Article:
As soon as Muse exited the store and re-entered the vehicle, the marked police car pulled up along the driver’s side of the car and the unmarked car pulled up behind it. The officers exited their cruisers and approached both sides of Muse’s vehicle on foot. When an officer questioned Muse, she admitted that she did not have a driver’s license. At that point, the officer directed Muse to turn off the engine and step out of the car. Hester, who had remained in the passenger seat, offered to drive and then began to rise and exit the vehicle. As he did so, one of the officers saw Hester drop a handgun to the floor of the car. After the officer alerted the others to the presence of the weapon, Hester attempted to run away but was quickly apprehended.
The government charged Hester with being a felon in possession of a firearm.
Hester filed a motion to suppress the handgun. Hester argued that by the time the officers discovered the handgun, they had already seized him in violation of the Fourth Amendment.
As an initial matter, the court had to determine at what point during the encounter the officers seized Hester. A person is seized under the Fourth Amendment when he submits to a police officer’s show of authority. The court held that the officers’ conduct in positioning their patrol cars next to and behind Muse’s vehicle and then approaching Muse’s vehicle on foot constituted “a show of authority.” Next, the court held that Hester indeed submitted to the officers’ show of authority, and was therefore seized under the Fourth Amendment while he waited in the vehicle with Muse prior to and during questioning, before he attempted to flee.
The court then held that when the officers seized Hester they had reasonable suspicion criminal activity was afoot. First, the officers saw a vehicle illegally parked near a crosswalk. Second, the vehicle was parked in front of a store with a known history of drug-related activity, close to midnight in a high-crime area. Based on these facts, the court concluded that the officers had reasonable suspicion to detain the vehicle and its occupants before the officers seized the handgun from the vehicle.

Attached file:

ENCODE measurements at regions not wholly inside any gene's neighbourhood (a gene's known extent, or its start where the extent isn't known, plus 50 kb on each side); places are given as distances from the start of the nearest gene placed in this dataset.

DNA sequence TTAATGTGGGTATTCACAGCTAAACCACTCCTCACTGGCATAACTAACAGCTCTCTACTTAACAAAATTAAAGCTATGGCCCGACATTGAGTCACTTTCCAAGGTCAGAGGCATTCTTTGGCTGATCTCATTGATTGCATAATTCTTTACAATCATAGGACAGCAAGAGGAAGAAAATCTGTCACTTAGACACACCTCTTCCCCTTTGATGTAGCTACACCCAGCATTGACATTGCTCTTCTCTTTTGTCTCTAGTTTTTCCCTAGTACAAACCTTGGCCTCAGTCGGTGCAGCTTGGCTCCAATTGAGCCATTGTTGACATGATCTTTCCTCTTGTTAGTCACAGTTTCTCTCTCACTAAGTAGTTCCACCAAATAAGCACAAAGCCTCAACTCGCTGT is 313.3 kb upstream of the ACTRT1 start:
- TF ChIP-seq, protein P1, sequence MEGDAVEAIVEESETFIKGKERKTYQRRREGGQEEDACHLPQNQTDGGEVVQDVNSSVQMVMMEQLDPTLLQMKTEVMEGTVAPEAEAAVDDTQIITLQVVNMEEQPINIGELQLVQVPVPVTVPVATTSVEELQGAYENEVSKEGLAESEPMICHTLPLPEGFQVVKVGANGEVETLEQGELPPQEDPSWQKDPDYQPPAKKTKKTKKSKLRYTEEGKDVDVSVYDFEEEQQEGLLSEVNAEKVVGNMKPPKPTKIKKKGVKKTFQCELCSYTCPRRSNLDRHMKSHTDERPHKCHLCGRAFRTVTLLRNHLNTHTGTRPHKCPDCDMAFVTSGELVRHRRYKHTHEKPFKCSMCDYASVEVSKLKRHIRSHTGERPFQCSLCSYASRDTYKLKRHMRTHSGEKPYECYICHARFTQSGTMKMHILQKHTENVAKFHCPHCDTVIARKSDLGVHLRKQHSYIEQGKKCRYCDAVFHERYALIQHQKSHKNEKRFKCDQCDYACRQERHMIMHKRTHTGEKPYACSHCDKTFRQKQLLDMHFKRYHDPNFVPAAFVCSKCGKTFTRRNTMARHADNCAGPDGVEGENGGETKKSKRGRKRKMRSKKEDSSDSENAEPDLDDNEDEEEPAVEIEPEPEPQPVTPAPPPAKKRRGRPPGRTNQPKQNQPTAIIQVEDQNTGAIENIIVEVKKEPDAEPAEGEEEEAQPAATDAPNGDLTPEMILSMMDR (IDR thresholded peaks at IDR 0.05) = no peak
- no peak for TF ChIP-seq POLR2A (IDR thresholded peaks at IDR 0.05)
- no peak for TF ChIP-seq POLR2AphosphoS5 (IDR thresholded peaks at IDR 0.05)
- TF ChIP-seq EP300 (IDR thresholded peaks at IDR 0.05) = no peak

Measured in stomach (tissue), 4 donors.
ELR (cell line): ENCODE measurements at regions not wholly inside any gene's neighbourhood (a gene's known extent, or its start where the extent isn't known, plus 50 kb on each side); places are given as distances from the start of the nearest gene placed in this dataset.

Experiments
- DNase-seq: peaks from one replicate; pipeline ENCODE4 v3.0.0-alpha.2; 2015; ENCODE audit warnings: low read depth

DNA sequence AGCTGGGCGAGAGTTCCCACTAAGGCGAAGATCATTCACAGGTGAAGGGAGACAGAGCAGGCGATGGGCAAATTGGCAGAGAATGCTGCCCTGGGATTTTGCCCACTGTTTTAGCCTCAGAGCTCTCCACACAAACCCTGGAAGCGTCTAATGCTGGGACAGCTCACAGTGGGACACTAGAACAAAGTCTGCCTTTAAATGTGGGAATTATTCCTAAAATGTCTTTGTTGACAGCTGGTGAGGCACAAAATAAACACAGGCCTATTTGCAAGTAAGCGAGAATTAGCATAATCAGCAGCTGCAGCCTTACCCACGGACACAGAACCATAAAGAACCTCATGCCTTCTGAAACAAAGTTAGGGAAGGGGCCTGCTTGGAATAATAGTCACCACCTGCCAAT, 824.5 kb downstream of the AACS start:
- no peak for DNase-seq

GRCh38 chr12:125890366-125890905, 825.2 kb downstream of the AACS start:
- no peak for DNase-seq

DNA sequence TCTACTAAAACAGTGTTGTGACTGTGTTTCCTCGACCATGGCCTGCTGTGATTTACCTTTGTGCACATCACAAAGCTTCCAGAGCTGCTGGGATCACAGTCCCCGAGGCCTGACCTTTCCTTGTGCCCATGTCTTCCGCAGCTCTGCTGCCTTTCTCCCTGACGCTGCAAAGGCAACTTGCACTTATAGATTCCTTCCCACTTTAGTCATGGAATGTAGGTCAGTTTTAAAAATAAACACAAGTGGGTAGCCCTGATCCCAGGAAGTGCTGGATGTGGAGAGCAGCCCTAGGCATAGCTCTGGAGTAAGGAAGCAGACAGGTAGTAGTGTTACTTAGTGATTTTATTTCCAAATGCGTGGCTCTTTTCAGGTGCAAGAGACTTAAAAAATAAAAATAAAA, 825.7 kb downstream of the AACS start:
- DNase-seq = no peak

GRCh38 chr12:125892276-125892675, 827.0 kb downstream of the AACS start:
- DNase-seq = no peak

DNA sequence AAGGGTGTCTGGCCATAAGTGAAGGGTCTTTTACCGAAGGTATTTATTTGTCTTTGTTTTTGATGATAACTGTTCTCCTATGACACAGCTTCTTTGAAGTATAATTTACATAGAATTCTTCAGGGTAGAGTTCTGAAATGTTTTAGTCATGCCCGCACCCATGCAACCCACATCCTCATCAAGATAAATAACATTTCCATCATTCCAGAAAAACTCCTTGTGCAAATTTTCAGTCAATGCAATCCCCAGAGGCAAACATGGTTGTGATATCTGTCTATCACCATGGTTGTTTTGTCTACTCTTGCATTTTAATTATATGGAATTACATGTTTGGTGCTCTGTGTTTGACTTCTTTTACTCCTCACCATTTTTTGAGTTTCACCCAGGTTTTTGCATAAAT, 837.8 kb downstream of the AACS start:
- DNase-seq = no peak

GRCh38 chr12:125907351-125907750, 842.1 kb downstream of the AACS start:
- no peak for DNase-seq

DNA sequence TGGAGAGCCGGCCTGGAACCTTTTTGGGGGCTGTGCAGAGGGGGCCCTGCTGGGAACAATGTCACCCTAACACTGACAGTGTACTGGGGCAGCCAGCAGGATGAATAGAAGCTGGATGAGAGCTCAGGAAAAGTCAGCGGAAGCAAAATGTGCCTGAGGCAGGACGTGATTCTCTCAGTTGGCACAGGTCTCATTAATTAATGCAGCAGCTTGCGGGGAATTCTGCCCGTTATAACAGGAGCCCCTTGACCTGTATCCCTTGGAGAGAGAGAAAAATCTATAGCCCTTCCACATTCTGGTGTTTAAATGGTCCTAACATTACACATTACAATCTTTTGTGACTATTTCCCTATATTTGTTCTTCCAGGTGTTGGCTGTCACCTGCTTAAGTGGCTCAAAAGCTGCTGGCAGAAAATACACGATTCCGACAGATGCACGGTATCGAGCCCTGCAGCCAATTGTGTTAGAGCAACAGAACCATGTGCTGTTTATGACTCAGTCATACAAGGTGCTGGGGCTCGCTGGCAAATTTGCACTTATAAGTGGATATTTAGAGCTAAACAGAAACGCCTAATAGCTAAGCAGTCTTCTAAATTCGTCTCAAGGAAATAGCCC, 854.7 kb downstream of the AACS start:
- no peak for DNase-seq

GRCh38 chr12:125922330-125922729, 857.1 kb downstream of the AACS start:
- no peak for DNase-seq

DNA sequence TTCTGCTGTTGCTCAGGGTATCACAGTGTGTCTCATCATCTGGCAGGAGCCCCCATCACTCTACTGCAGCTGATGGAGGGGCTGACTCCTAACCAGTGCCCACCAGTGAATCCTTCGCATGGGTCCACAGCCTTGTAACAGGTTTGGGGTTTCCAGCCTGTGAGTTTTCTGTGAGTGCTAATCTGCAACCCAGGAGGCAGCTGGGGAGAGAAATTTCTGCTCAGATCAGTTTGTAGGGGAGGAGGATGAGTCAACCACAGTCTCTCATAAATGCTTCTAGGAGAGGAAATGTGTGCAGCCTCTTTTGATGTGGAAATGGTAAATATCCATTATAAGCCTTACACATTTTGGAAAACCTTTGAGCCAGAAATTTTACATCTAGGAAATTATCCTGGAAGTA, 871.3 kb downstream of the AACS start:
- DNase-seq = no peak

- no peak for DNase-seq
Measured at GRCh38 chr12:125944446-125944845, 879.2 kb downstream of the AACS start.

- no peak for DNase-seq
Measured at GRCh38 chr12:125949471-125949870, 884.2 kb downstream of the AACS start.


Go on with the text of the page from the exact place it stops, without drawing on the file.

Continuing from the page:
United States v. Terry, 2018 U.S. App. LEXIS 33617 (4th Cir. W. VA. Nov. 30, 2018)
A narcotics task force suspected that Brian Terry was involved in trafficking drugs. While conducting surveillance, officers saw Terry driving a Kia Optima and placed a GPS tracking device on the vehicle without first obtaining a warrant to do so. Later that day, an officer obtained a warrant to place the GPS tracker on the Kia, the same car on which the officers had placed the GPS tracker. The officer did not inform the issuing magistrate that officers had already placed the GPS tracker on the vehicle.
Two days later, the officers relied solely on the GPS data to track the Kia to Columbus, Ohio, where the task force suspected Terry had gone to obtain drugs. After the vehicle returned to West Virginia, officers stopped the Kia for traveling five miles per hour over the posted speed limit. During the stop, an officer frisked Terry and found methamphetamine and a small amount of marijuana on Terry’s person.